Friday, July 22, 2011

Eyeballing the Future

Paul Krugman has a really good track record for seeing how current politicians will act in the future. And with this post on him NY Times blog, I think he will add most lustre to his reputation:
Conceder In Chief

Amanda Marcotte is right: of course the big problem is the craziness of the GOP. That said, I am among those in a state of suppressed rage and panic over the president’s negotiating strategy.

I’d like to believe that it’s all 11-dimensional political chess; but at this point — after the midterm debacle, after the big concession on taxes without even getting a raise in the debt limit — what evidence do we have that Obama knows what he’s doing?

It’s very hard to avoid the impression that three things are going on:

1. Obama really just isn’t that into Democratic priorities. He really doesn’t much care about preserving Medicare for all seniors, keeping Social Security intact, and so on.

2. What he is into is his vision of himself as a figure who can transcend the partisan divide. He imagines that he can be the one who brings about a big transformation that settles disputes for decades to come — and has been unwilling to drop that vision no matter how many times the GOP shows itself utterly uninterested in anything except gaining the upper hand.

3. As a result, he can’t or won’t see what’s obvious to everyone else: that any Grand Bargain will last precisely as long as Democrats control the Senate and the White House, and will be torn up in favor of privatization and big tax cuts for the wealthy as soon as the GOP has the chance.

I hope I’m wrong about all this. But when has Obama given progressives any reason to believe they can trust him?
At this point in time there is absolutely no evidence that Obama was serious in any of his liberal campaign promises. He has delivered on nothing. He has done a head fake toward a couple, but mainly he has followed a centre-right political agenda and let his opponents go cracy calling him a "socialist"!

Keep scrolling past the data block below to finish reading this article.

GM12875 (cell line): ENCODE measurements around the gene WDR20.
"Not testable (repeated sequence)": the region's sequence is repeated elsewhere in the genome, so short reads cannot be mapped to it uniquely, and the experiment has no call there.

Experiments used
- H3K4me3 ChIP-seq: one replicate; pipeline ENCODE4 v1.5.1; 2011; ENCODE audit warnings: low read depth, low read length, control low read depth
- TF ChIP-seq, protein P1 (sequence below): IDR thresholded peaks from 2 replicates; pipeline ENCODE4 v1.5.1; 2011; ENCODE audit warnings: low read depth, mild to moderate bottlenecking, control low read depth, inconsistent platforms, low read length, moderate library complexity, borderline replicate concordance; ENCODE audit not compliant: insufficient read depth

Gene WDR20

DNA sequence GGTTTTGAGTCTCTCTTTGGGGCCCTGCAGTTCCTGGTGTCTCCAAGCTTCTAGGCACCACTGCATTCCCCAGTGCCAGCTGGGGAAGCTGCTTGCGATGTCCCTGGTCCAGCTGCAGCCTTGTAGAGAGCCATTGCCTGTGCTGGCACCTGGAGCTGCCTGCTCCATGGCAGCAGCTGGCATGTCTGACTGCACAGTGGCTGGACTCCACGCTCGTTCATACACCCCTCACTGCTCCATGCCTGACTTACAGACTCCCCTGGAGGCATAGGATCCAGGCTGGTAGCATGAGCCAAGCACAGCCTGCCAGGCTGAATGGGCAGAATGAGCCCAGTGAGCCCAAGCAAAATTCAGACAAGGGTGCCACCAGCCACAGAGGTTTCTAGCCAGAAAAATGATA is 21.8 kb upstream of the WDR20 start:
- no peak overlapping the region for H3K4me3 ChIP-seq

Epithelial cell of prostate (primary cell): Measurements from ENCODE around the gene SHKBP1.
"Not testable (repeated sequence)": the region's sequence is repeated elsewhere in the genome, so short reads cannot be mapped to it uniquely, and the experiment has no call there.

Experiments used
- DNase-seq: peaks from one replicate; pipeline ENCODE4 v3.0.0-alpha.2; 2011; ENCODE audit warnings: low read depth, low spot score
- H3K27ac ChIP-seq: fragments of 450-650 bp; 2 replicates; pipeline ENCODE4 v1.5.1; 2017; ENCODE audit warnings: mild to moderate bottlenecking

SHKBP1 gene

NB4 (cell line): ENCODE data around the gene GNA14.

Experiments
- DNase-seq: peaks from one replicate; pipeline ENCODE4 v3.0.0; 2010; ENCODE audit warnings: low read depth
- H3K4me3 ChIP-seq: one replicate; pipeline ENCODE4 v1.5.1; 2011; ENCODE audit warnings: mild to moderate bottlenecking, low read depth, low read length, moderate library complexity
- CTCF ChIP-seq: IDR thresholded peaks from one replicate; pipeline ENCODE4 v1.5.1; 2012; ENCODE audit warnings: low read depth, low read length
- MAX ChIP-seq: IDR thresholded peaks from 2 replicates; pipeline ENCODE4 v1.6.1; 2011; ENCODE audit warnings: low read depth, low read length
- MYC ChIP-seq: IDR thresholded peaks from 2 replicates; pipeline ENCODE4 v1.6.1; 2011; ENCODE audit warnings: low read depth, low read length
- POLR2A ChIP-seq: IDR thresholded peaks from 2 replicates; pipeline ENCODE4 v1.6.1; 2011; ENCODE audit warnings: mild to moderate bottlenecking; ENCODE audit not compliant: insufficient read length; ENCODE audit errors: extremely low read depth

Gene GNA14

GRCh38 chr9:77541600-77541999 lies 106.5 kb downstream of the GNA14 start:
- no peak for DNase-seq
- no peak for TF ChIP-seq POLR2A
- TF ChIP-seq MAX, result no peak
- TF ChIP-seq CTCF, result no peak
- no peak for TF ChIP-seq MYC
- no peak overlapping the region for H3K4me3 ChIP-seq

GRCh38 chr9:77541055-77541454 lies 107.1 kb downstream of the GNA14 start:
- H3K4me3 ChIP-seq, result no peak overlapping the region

What drives me crazy is that these politicians and their enablers sell themselves as "for the people" before the get elected, then act as corporate and billionaire gofers during office, and when they are out of office they suddenly find their political "inner self" and once again spout concerns for "the people". Here is an example. Larry Summers was Obama's top man for economics. While in power he made all the mistakes that has created this now 4+year recession into the Little Depression, but now that he is out of power he has "found religion" and is concerned about jobs!
I think the biggest problem the country has right now is not the budget deficit. The biggest problem the country has right now is the jobs deficit. Yes, there’s a risk that we will misplay things and make the mistakes of the 1970′s, and have inflation and have excessive borrowing.

But far and away the larger risk is that we will make the mistakes of 1937, and that we will not have a recovery that is sustained, that we will make the mistakes that Japan made, and that we will have a decade or two of stagnation. The right question to be focused on is how to stimulate demand.
Sadly Obama is going to recreate the mistakes of 1937. The US is adrift and on the shoal.

Update: Here is a bit more from Krugman in his NY Times blog:
Obama / Nixon

Bruce Bartlett says what you’re not supposed to say: Obama has governed as a moderate conservative, somewhat to the right of Richard Nixon. The frothing-at-the-mouth comments are an extra bonus.

And it is, of course, true; although Obama defenders would say that he had no option. Still, the point is that if you ask what Mitt Romney would probably be doing if he were in the White House and not trying desperately to convince his party that he shares its madness, it would look a lot like what Obama is doing.

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